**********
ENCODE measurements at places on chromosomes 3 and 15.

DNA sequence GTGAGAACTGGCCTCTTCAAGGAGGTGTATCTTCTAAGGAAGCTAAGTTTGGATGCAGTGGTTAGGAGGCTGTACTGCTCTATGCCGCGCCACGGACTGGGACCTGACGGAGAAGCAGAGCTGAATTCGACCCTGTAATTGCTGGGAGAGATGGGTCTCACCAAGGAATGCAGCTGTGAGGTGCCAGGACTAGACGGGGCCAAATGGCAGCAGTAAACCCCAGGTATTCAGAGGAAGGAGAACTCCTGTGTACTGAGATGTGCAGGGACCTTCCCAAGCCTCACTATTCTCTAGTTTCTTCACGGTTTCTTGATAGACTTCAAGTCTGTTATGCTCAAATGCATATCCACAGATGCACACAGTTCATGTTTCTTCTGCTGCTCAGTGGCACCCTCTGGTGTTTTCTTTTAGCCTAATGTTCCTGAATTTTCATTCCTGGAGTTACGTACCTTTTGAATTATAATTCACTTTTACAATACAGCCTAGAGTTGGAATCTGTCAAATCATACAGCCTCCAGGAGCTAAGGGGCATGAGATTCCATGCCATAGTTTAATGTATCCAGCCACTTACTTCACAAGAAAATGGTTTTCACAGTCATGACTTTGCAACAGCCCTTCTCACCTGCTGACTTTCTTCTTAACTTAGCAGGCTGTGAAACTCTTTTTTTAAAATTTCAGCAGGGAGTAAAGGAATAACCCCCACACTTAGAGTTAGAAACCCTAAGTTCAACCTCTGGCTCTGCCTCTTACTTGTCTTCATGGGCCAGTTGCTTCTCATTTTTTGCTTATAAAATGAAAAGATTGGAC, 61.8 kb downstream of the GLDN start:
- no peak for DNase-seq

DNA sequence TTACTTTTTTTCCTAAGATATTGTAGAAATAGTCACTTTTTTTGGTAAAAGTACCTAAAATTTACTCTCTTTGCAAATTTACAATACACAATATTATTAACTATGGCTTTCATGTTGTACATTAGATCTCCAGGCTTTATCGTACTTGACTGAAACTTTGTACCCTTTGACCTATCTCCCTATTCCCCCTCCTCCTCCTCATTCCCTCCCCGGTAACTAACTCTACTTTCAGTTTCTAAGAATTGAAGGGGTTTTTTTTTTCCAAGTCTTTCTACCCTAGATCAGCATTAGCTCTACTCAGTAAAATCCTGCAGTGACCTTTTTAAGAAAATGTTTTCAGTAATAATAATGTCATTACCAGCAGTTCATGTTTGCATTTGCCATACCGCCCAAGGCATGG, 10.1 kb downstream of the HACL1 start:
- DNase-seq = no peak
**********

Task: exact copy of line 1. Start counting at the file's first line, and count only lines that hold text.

ENCODE measurements at places on chromosomes 3 and 15.